Info on Vacuum sealing Gizmosgreenspun.com : LUSENET : TimeBomb 2000 (Y2000) Preparation Forum : One Thread
I know the name is imprecise. On one of those infomercials I saw this device for $150 that sucks the air out of a plastic bag and seals it. Has anyone ever tried one of these and, if its good, can I get one in a normal retail store rather than from a shill?
-- Dave (firstname.lastname@example.org), November 10, 1999
The one I have is a Tilia - I bought mine as a rebuild from Sportsmans Guide. (www.sportsmansguide.com) The first one I ordered I had problems with - they sent a replacement and it works great! The only thing - some of my dehydrated veggies have some sharp edges - and when the air is removed, the bag can get pierced. I also bought my dehydrators from the same outfit - and ran them all summer.
Seen this at Sam's, but it wasn't on the shelf on my last trip - but I bought my extra bags there. Hint on bags: leave extra room so you can reseal and/or reuse. I didn't do that at first and now regret I didn't leave enough room.
Works great with veggies, matches, kool-aid. Didn't try the beer cans, tho. :-)
-- mom (email@example.com), November 10, 1999.
I purchased the Tilia Foodsaver Deluxe. It's a great tool. I got mine from Price/Costco. They are available other places too. Last week I saw that there were some available at Costco. Around $170. Get extra bags too.
-- anonymous (firstname.lastname@example.org), November 10, 1999.
excuse me for butting in here- but don't those vacuum sealers depend on ELECTRICITY to work?
-- Midnightmom (email@example.com), November 11, 1999.
No pun intended, but the ones at Sears SUCK! Midnightmom--I've been trying to think of a way to use my seal-a-meal bags for preserving things long term if elec. is a prob. We have a woodstove and I've thought about two possible ways: 1) using one of the old fashioned IRONS (they weren't kidding when they named them..rofl) allowed to heat just enough on the woodstove OR
2) maybe finding a small metal rod that could heat on woodstove and use like the heated wire on the seal-a-meal.
-- beej (firstname.lastname@example.org), November 11, 1999.
I have a Foodsaver deluxe that I use for everything. I'm filling up the freezer with meats and things (WE'LL have electricity, for awhile..)
also- a friend has been "vacuum-sealing" for years by using zip-loc bags and a straw. Works OK. Better than just putting it in a bag.
-- plonk! (email@example.com), November 11, 1999.
We got the Tilia and love it. We had problems with bags and sharp stuff, so we pretty much quit using them. We buy used Mason quarts at Goodwill for ten or fifteen cents each, and vacuum seal everything in them. Cheaper than using bags, I think, even after you buy new lids. The grocery carries oxygen absorbers, and we include those depending on the contents.
-- bw (firstname.lastname@example.org), November 11, 1999.
"excuse me for butting in here- but don't those vacuum sealers depend on ELECTRICITY to work?"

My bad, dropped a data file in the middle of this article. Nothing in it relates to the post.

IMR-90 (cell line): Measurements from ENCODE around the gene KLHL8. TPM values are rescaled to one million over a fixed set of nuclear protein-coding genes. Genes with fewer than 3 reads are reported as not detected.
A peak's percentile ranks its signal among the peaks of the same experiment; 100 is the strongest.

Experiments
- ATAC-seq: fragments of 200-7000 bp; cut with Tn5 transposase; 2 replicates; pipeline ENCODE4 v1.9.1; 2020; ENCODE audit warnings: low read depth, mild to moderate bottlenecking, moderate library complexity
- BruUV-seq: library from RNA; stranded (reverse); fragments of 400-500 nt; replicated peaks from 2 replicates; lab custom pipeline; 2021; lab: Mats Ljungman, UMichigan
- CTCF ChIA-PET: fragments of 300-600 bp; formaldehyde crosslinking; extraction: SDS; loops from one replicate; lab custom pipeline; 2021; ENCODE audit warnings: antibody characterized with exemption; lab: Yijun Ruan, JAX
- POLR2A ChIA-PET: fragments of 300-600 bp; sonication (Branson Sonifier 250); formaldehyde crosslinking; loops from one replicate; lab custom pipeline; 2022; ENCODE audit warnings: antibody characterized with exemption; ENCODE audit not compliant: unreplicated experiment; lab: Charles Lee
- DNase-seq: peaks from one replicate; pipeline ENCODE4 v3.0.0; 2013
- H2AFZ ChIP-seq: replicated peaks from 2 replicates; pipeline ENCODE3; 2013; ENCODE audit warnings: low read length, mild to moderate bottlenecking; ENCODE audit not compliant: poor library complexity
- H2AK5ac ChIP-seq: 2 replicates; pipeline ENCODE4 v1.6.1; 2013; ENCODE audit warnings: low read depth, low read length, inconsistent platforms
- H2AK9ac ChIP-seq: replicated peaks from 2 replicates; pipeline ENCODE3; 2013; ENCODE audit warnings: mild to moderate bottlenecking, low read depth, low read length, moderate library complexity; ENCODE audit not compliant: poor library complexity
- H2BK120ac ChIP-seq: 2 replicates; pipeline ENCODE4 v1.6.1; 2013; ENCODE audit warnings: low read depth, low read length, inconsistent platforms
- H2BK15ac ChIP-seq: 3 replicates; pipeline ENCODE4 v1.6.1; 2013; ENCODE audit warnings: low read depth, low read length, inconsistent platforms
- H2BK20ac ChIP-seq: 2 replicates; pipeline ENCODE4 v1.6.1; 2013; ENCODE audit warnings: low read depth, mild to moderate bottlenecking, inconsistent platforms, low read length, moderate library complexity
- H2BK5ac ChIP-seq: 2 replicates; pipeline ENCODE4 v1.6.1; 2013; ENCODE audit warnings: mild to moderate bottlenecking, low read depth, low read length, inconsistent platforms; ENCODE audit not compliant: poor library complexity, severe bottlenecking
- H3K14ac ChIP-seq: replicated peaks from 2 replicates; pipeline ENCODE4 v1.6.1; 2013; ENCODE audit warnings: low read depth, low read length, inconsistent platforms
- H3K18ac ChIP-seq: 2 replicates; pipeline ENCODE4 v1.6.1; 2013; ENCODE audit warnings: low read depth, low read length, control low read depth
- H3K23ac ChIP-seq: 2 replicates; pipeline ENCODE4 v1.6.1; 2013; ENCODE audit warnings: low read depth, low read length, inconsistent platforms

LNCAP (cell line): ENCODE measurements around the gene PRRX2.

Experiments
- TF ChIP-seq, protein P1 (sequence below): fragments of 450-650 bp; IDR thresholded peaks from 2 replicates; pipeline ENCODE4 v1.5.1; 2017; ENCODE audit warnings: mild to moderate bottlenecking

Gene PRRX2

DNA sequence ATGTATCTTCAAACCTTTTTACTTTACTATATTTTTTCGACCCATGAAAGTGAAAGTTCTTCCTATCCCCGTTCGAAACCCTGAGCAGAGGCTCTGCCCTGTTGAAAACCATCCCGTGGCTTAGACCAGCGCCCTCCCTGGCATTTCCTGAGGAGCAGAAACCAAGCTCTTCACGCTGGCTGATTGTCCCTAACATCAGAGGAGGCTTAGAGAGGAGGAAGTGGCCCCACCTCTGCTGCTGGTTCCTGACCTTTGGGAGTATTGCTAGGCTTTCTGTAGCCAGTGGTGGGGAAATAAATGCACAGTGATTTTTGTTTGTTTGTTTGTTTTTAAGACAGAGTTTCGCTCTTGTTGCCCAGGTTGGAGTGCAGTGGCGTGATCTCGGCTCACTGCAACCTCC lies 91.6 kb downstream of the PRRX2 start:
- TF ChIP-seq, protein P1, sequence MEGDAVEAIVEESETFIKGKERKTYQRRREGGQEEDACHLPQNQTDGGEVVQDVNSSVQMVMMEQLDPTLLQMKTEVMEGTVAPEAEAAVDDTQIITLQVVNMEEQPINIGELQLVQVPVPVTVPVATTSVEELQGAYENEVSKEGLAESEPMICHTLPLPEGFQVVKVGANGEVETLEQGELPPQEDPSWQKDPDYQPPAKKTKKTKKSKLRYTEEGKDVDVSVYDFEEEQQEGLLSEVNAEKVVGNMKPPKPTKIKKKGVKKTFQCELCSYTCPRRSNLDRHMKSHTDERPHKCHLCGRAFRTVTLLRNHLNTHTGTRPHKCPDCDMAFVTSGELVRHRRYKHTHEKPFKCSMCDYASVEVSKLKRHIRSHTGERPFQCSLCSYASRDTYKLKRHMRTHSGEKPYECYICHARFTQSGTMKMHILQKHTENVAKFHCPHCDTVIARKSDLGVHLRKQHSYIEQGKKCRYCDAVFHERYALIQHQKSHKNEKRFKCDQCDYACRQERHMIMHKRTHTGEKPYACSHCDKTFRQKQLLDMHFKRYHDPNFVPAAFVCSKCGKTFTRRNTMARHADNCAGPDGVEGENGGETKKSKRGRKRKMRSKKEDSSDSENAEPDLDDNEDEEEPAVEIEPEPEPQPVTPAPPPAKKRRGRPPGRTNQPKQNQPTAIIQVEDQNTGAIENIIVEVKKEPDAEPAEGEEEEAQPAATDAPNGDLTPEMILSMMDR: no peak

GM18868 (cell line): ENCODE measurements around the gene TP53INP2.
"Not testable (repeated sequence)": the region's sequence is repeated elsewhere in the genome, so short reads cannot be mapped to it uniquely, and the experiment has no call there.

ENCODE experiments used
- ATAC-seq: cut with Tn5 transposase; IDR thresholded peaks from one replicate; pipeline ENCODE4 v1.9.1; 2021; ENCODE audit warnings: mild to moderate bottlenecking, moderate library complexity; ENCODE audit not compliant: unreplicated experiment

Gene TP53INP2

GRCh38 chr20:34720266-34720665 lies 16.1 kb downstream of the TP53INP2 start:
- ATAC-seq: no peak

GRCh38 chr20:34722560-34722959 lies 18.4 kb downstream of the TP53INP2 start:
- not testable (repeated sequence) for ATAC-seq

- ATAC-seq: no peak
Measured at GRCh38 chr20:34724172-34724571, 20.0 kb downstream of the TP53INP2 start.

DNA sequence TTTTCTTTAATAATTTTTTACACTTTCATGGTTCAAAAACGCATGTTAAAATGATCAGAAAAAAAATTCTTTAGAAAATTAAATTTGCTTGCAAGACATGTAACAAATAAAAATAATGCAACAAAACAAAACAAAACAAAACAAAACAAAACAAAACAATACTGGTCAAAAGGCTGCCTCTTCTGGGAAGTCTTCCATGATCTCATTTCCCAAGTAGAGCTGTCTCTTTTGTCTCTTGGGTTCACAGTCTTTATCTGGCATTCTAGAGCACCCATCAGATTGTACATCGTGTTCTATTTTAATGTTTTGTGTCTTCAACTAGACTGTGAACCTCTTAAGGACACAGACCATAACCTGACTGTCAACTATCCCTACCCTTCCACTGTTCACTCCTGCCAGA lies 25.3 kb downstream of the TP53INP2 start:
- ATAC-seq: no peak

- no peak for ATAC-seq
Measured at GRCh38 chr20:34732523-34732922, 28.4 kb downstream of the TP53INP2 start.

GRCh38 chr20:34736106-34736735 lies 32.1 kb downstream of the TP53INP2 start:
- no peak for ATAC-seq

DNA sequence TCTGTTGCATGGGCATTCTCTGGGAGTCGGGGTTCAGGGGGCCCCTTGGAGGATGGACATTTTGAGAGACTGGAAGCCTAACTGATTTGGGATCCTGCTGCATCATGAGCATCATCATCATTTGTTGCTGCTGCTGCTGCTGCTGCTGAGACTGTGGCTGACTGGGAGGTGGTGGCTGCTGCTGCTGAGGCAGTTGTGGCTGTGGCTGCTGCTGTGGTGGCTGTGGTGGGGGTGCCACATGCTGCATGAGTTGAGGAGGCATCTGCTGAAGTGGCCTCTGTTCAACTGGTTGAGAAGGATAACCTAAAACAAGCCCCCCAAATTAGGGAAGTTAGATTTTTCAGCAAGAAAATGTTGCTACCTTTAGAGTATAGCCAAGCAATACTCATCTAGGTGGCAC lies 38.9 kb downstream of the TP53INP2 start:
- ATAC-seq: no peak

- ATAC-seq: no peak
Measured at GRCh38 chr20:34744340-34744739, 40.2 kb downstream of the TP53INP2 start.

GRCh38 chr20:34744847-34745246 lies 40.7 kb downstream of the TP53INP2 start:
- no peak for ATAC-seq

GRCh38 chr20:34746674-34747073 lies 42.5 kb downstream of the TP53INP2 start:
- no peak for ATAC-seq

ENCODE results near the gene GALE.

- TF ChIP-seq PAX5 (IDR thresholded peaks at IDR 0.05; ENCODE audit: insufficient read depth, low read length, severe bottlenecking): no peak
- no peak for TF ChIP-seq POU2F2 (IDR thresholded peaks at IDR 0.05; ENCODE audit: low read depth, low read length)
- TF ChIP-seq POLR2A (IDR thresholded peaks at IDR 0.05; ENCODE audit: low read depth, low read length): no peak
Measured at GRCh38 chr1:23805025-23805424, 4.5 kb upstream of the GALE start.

Yes of course and your point is? I think folks plan most of the use of these pre-2K but still, there's no big deal with making electricity I'm aware of. Relatively widely understood technology I'm told. Now, if one chooses not to make electricity, well, fine...but no Tilla Foodsaver for them...
-- Don Kulha (email@example.com), November 11, 1999.
I don't know if you're on a really tight budget as I am, but on a recent thread on this subject where someone disliked the Sears model, but my friend and I have had great luck with it.
It is the cheapest one around at $50.00 and it vacuum-sealed the mylar bags beautifully! IT is Deni Fresh Lock, Turbo II. At that price and with time fleeting for deliveries, you can't beat running in to Sears and I neither work for them or even like them!!) and getting this model.
-- Elaine Seavey (Gods1sheep@aol.com), November 11, 1999.
Use the attachment hose on vacuum cleaner or your shop vac. Works great on plastic bags
-- Lumber Jack (firstname.lastname@example.org), November 11, 1999.
The Tilia is great! I use mine for putting up spices, nuts, dried fruit, coconut, marshmellows (those were fun!), matches, anything I want to keep safe (documents, etc.). I use jars for dehydrated foods, snacks, cookies, crackers, and anything sharp or fragile.
I have even put up country ham, and hoop cheese. Did that in March and it is still doing just great! Those are on my 'December Do' list. More ham and more cheese!
I do not think you will be disappointed in it.
-- Dian (email@example.com), November 11, 1999.
Dian - when you put the hoop cheese in the vacuum-pack bag, did you refrigerate it afterwards? If so, this would be a LOT easier than cheesecloth, string and cheese wax!
-- mom (firstname.lastname@example.org), November 14, 1999.
I have the Foodsaver, too. I've been dehydrating fruits and vegs and putting them in canning jars. The Foodsaver has an attachment that fits on top and sucks out the air. Could be overkill, but I wanted the jars for next year's harvest if the sun still shines. Also, homemade jerky in the bags in the freezer is supposed to keep for 6 months after removal. I don't know the truth in that. M
-- Meandi (Meandi@food.com), November 14, 1999.